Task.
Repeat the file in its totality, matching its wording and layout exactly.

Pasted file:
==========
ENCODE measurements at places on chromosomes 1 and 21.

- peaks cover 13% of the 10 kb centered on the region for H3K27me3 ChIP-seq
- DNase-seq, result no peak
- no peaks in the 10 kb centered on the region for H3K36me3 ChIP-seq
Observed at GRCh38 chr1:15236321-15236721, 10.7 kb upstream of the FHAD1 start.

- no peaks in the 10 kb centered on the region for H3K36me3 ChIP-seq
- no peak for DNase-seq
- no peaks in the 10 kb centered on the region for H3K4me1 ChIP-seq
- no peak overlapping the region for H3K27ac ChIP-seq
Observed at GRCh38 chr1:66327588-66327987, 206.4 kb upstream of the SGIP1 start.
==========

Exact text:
ENCODE measurements at places on chromosomes 1 and 21.

- peaks cover 13% of the 10 kb centered on the region for H3K27me3 ChIP-seq
- DNase-seq, result no peak
- no peaks in the 10 kb centered on the region for H3K36me3 ChIP-seq
Observed at GRCh38 chr1:15236321-15236721, 10.7 kb upstream of the FHAD1 start.

- no peaks in the 10 kb centered on the region for H3K36me3 ChIP-seq
- no peak for DNase-seq
- no peaks in the 10 kb centered on the region for H3K4me1 ChIP-seq
- no peak overlapping the region for H3K27ac ChIP-seq
Observed at GRCh38 chr1:66327588-66327987, 206.4 kb upstream of the SGIP1 start.